- Negative Covenants: It is not uncommon in traditional venture capital financings to have negative covenants governing matters on which the investors’ consents are required. Blockchain-based companies, however, bring increased focus on these covenants given the typical trajectory of many companies in the space. For example, there may be additional covenants around how the company’s subsidiaries and affiliate entities are governed and what they are permitted to do. Additionally, licensing intellectual property outside the ordinary course of business will likely get additional attention. Lastly, notwithstanding the existence of fiduciary duties typically imposed by state law, it is not uncommon to see negative covenants relating to transactions between the company and its executive officers. While none of these provisions are used solely in blockchain companies, due to the nature of these kinds of companies, investors will have an increased focus on these kinds of provisions.
- Transaction Timing and Costs: In part because of the increased diligence and custom negotiation with respect to governance rights, token rights, and negative covenants, investments in blockchain companies often take longer and cost more than investments in traditional startups. Companies should be prepared for the increase in time and cost as they venture into their fundraising cycles.
Venture capital investors in blockchain companies often require formal rights to receive tokens or other digital assets created by those companies. Typically, these rights are provided through an instrument called a “token warrant.” While token warrants are most frequently issued in priced rounds, they have become increasingly prevalent in connection with SAFE or other convertible rounds. Here are five things that any blockchain company or investor should know when evaluating token warrants:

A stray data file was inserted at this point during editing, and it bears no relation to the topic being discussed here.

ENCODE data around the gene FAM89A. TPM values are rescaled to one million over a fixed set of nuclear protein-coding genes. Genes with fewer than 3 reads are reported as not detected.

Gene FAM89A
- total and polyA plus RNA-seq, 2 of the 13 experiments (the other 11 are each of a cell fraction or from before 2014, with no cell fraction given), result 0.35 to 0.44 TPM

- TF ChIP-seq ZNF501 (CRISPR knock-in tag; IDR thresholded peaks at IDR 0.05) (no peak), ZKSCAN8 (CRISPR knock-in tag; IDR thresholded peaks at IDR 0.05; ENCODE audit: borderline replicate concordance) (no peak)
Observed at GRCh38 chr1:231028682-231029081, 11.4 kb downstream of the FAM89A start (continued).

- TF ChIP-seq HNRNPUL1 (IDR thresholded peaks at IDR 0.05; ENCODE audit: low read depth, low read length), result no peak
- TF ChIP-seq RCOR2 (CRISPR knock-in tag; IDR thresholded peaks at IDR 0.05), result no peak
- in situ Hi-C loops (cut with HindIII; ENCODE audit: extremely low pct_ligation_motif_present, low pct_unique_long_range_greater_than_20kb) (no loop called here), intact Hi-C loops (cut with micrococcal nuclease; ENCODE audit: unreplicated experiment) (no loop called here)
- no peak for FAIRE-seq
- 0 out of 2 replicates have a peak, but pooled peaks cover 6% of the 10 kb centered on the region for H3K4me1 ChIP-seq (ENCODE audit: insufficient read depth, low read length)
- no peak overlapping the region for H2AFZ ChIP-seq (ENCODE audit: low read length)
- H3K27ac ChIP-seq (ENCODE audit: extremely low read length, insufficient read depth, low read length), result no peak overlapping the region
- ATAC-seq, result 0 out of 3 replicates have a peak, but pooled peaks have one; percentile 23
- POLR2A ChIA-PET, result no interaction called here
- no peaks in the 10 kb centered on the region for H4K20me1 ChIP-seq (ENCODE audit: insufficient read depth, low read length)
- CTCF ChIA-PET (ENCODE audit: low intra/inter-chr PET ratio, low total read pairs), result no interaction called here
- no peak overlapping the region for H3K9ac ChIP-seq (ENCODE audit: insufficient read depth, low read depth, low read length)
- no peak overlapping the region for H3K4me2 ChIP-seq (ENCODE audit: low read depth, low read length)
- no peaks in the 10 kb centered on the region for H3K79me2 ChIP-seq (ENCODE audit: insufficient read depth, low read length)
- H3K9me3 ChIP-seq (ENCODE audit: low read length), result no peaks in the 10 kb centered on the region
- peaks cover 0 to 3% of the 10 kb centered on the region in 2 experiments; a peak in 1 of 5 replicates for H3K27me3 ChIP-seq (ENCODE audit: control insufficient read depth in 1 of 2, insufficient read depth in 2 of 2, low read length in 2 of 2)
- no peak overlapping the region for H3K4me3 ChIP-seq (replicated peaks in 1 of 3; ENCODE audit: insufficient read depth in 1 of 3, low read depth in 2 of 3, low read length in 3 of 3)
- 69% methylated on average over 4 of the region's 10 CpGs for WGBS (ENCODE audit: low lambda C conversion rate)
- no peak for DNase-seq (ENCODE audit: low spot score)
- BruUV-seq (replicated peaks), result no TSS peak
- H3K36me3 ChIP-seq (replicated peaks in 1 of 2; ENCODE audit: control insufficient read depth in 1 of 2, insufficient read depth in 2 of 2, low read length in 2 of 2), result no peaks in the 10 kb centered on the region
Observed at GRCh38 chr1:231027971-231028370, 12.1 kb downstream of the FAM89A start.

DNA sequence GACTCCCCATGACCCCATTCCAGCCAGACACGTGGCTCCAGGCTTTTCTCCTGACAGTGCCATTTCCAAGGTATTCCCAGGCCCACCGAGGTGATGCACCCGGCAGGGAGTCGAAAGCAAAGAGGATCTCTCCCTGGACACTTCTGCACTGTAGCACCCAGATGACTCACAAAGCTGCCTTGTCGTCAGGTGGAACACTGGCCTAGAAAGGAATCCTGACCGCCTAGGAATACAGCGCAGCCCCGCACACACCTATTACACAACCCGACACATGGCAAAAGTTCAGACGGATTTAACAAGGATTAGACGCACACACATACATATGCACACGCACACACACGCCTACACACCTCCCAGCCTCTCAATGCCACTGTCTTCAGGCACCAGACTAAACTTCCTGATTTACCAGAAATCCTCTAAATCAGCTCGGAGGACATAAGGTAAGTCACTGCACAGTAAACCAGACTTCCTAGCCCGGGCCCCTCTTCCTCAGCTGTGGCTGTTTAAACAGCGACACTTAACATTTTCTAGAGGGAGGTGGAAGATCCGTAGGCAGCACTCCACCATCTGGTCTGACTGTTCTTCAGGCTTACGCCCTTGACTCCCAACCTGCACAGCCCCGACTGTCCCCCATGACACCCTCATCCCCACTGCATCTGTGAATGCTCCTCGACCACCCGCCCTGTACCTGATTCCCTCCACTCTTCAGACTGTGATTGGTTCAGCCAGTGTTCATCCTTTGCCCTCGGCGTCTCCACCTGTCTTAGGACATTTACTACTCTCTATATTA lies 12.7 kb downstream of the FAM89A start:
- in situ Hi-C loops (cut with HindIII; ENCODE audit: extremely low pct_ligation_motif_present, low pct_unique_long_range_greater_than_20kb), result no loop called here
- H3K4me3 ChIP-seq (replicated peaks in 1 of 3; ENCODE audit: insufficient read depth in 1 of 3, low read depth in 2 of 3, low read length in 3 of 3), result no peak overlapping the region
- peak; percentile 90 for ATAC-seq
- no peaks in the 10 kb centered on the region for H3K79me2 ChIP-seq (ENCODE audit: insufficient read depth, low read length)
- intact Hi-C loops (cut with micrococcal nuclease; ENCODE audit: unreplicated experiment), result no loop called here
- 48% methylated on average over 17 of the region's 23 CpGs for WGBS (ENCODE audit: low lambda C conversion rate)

- Token Warrants Can Confer Broad or Narrow Rights. Companies and investors should pay close attention to the types of tokens that warrants entitle their holders to acquire. Token warrants may provide holders with rights to receive one specific type of token only, such as the first governance token issued by a company. However, token warrants typically provide holders with rights to receive any future tokens created or issued by a company or its affiliates – as well as any future tokens issued by an acquiror of the company’s intellectual property or any entity established by or on behalf of the company to issue tokens or operate a blockchain-based protocol or other technology associated with the tokens. Token warrants may also provide holders with rights to receive tokens created or issued by the company’s founders.
- Exclusions May Apply. Token warrants often outline specific types of tokens that are not acquirable under the terms of the warrant. Often known as Excluded Tokens, they generally include tokens that are generated pursuant to mining, staking, or reward systems. Depending on the applicable company’s business, Excluded Tokens may also include non-fungible tokens, stablecoins, or certain tokens issued in the ordinary course of business. Typically, the company and its investors will negotiate what is considered an Excluded Token based on the company’s business model.